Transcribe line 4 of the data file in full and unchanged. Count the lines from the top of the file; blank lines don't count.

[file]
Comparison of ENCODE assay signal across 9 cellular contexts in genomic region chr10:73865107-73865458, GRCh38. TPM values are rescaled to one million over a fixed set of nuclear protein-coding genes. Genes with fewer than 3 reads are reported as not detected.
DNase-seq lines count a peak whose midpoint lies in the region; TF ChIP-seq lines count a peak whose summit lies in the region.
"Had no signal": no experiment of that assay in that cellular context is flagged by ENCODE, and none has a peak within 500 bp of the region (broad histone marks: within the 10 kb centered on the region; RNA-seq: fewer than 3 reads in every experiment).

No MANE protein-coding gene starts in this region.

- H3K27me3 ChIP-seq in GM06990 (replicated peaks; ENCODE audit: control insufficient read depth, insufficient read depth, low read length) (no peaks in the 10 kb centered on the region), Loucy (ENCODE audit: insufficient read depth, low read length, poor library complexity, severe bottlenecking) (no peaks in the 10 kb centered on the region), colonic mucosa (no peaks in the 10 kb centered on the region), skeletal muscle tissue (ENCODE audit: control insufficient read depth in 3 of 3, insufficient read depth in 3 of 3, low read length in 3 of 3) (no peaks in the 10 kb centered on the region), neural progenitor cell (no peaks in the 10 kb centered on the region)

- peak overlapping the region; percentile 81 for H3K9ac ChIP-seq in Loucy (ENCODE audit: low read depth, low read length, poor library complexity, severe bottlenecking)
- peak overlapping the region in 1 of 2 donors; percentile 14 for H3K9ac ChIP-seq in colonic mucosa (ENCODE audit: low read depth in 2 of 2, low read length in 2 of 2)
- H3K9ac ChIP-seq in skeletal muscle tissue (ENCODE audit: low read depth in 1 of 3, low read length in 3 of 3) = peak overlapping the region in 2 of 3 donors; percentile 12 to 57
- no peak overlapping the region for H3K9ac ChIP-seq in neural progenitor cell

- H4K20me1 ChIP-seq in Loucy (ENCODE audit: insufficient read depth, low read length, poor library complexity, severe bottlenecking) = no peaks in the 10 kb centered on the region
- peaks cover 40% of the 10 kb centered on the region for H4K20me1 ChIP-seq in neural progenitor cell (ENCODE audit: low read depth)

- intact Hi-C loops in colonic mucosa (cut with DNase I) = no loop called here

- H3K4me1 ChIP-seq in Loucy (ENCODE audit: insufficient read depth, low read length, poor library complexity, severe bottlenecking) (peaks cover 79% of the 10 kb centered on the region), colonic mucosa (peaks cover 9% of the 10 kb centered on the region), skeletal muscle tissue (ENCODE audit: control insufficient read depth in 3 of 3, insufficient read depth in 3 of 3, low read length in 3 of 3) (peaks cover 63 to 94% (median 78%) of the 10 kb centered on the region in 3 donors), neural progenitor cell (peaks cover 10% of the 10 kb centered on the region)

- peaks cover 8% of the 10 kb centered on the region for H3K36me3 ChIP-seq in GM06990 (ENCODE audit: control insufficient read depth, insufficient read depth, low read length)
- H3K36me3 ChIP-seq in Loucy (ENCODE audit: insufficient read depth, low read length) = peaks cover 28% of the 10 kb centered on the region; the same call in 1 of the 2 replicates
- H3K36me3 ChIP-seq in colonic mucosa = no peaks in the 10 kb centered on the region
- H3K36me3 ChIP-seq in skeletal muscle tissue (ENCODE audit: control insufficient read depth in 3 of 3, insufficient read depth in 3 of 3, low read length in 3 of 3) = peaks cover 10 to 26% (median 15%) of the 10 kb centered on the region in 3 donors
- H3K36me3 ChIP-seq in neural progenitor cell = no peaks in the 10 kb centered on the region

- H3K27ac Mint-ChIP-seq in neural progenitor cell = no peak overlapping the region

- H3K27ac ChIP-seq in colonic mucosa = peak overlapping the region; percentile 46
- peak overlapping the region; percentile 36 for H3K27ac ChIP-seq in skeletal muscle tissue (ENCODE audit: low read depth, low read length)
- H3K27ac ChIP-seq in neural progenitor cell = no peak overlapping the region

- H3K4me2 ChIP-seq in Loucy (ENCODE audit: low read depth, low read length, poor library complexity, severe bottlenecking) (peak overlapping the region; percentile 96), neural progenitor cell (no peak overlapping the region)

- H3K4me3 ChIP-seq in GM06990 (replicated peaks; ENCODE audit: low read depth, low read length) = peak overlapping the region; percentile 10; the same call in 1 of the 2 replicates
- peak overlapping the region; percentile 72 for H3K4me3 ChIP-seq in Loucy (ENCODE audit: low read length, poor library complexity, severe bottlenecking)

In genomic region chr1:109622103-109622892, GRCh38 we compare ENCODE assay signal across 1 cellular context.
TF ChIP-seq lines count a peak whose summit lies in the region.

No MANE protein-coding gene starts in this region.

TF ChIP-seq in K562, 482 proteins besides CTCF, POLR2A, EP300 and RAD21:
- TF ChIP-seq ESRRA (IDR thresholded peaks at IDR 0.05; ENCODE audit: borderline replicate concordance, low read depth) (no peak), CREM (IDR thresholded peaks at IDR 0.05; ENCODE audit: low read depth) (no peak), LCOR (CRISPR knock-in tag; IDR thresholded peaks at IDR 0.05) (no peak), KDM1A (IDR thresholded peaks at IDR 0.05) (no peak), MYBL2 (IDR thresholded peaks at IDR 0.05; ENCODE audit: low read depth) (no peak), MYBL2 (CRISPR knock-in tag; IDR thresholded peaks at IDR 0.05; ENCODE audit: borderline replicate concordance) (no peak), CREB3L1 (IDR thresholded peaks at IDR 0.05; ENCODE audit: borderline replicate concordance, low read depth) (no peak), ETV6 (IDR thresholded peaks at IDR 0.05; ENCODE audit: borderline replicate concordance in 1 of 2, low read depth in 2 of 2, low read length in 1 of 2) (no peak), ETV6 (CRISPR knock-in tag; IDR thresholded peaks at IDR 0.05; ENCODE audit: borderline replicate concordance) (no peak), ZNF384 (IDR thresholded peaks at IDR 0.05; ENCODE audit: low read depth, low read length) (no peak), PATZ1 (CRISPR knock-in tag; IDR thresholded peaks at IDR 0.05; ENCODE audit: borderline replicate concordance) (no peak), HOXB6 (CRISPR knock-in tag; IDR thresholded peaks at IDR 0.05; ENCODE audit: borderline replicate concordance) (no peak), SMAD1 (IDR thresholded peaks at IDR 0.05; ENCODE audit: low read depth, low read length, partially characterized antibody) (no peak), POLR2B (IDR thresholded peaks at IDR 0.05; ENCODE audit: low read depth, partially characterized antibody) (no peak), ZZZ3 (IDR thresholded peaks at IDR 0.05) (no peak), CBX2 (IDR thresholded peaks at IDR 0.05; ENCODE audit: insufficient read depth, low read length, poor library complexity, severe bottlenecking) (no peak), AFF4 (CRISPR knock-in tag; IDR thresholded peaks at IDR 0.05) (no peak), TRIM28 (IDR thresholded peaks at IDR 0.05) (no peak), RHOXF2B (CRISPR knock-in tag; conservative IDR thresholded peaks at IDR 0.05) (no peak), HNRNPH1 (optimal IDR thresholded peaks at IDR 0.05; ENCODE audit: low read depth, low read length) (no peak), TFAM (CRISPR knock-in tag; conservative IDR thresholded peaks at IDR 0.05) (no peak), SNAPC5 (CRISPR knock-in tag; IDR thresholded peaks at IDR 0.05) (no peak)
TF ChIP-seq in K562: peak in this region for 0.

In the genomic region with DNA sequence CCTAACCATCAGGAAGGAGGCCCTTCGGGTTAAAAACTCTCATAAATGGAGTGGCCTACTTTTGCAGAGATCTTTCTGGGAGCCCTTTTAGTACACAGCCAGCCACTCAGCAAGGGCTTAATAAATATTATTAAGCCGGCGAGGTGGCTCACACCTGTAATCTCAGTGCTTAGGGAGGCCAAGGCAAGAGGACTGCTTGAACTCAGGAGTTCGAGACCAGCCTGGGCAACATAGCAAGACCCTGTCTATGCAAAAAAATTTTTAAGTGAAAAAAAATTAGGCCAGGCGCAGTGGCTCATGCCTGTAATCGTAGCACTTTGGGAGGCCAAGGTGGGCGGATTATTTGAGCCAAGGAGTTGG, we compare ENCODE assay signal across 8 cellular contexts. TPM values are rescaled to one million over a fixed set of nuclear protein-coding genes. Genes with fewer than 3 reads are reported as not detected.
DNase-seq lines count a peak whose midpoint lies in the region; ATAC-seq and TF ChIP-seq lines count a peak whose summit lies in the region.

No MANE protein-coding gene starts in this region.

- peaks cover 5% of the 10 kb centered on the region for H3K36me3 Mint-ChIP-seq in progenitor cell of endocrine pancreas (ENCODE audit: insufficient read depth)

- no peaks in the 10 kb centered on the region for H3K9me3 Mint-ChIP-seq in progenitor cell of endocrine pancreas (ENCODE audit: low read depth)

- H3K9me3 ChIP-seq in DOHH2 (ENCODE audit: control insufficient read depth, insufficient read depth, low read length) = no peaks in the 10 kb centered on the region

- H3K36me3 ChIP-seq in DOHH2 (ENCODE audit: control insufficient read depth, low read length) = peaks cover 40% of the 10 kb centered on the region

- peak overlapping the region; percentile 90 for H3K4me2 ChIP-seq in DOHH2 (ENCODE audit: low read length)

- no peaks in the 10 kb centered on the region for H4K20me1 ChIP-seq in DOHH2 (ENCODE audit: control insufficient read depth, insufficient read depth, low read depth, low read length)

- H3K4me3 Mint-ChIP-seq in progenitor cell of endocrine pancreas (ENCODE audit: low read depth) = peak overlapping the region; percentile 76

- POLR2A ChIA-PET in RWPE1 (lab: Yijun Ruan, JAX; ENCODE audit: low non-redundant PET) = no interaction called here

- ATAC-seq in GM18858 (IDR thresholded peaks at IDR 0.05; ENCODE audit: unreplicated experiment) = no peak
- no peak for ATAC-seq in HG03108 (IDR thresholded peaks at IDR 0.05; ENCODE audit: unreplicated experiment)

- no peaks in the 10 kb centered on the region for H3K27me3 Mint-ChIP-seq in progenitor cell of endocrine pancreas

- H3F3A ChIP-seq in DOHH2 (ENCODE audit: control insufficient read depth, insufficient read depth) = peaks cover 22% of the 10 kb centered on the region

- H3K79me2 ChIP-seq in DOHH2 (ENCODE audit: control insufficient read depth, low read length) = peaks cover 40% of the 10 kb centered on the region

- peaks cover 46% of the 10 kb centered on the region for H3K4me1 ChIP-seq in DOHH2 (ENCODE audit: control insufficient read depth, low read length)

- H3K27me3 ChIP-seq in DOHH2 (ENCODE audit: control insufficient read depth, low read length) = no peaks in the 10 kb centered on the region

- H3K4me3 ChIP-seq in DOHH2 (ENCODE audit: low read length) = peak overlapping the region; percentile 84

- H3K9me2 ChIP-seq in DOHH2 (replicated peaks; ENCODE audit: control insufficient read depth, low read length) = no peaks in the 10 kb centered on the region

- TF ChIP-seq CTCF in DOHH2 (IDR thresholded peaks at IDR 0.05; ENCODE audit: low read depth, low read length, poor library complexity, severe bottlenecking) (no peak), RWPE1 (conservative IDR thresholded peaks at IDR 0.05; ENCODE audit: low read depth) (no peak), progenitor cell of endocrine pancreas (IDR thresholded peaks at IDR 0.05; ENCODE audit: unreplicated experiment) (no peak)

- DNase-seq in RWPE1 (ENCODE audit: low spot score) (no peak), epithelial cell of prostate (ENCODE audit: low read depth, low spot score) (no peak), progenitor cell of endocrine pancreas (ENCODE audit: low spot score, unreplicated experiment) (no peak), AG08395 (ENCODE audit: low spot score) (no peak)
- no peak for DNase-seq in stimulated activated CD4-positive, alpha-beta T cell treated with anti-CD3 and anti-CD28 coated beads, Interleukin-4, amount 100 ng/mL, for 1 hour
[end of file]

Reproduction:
No MANE protein-coding gene starts in this region.